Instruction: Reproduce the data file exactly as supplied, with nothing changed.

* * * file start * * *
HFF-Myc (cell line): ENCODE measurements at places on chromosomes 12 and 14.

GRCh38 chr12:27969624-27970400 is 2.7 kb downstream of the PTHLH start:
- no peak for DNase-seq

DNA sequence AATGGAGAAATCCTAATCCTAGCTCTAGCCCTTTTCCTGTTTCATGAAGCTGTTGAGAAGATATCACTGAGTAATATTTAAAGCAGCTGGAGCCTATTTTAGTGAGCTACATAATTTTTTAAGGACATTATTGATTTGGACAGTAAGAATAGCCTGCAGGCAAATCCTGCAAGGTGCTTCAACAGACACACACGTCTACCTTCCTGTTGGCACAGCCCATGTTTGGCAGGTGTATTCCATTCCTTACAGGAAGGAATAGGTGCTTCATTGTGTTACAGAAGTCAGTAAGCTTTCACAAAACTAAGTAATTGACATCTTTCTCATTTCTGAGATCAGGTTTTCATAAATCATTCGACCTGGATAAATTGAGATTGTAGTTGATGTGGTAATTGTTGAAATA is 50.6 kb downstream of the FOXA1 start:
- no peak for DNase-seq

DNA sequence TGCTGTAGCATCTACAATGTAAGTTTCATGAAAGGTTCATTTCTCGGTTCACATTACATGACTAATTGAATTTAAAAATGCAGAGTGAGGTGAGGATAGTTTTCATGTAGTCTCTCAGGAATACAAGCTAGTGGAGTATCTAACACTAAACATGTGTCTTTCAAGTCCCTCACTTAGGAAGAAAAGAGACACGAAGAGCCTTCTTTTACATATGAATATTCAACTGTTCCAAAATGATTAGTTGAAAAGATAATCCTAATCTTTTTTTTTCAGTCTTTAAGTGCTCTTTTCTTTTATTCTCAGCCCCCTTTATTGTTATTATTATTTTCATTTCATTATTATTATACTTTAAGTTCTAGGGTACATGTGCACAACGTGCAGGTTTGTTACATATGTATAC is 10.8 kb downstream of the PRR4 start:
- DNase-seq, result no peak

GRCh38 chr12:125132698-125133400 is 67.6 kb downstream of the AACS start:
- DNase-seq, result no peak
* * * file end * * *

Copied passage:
HFF-Myc (cell line): ENCODE measurements at places on chromosomes 12 and 14.

GRCh38 chr12:27969624-27970400 is 2.7 kb downstream of the PTHLH start:
- no peak for DNase-seq

DNA sequence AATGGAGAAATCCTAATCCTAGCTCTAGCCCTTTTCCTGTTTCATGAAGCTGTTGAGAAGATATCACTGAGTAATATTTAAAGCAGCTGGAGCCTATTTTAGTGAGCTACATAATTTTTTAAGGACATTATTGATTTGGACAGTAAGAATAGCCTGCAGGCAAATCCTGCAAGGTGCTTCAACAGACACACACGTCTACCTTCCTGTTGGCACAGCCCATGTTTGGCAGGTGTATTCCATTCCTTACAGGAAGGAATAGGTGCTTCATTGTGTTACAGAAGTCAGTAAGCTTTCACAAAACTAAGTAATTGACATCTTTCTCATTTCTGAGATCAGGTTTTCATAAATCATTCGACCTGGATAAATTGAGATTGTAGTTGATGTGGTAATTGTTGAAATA is 50.6 kb downstream of the FOXA1 start:
- no peak for DNase-seq

DNA sequence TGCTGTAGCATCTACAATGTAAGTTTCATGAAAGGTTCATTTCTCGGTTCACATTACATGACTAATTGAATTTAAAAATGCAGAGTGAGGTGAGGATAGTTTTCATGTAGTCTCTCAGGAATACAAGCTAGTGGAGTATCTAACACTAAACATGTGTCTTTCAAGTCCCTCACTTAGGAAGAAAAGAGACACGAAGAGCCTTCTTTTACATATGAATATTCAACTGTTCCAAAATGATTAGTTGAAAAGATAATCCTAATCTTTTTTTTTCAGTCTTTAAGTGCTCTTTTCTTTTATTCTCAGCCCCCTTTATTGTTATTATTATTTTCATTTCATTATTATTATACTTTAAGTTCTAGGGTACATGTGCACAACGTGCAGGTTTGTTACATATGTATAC is 10.8 kb downstream of the PRR4 start:
- DNase-seq, result no peak

GRCh38 chr12:125132698-125133400 is 67.6 kb downstream of the AACS start:
- DNase-seq, result no peak